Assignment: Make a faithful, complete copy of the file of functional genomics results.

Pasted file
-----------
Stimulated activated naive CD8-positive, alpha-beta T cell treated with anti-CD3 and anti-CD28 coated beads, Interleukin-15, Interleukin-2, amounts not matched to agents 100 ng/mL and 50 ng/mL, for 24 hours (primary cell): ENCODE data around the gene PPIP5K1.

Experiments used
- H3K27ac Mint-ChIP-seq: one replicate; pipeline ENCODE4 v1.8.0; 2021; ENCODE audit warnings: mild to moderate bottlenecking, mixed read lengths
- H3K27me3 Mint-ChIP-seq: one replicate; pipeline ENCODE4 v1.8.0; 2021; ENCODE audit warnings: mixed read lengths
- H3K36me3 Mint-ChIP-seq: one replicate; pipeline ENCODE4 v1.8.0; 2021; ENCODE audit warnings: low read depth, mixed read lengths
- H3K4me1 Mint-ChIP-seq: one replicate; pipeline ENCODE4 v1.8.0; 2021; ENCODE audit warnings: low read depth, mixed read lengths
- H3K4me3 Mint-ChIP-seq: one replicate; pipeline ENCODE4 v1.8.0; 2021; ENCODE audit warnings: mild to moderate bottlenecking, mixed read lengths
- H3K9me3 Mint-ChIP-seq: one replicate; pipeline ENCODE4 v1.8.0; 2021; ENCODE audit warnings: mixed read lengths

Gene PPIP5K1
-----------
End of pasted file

Stimulated activated naive CD8-positive, alpha-beta T cell treated with anti-CD3 and anti-CD28 coated beads, Interleukin-15, Interleukin-2, amounts not matched to agents 100 ng/mL and 50 ng/mL, for 24 hours (primary cell): ENCODE data around the gene PPIP5K1.

Experiments used
- H3K27ac Mint-ChIP-seq: one replicate; pipeline ENCODE4 v1.8.0; 2021; ENCODE audit warnings: mild to moderate bottlenecking, mixed read lengths
- H3K27me3 Mint-ChIP-seq: one replicate; pipeline ENCODE4 v1.8.0; 2021; ENCODE audit warnings: mixed read lengths
- H3K36me3 Mint-ChIP-seq: one replicate; pipeline ENCODE4 v1.8.0; 2021; ENCODE audit warnings: low read depth, mixed read lengths
- H3K4me1 Mint-ChIP-seq: one replicate; pipeline ENCODE4 v1.8.0; 2021; ENCODE audit warnings: low read depth, mixed read lengths
- H3K4me3 Mint-ChIP-seq: one replicate; pipeline ENCODE4 v1.8.0; 2021; ENCODE audit warnings: mild to moderate bottlenecking, mixed read lengths
- H3K9me3 Mint-ChIP-seq: one replicate; pipeline ENCODE4 v1.8.0; 2021; ENCODE audit warnings: mixed read lengths

Gene PPIP5K1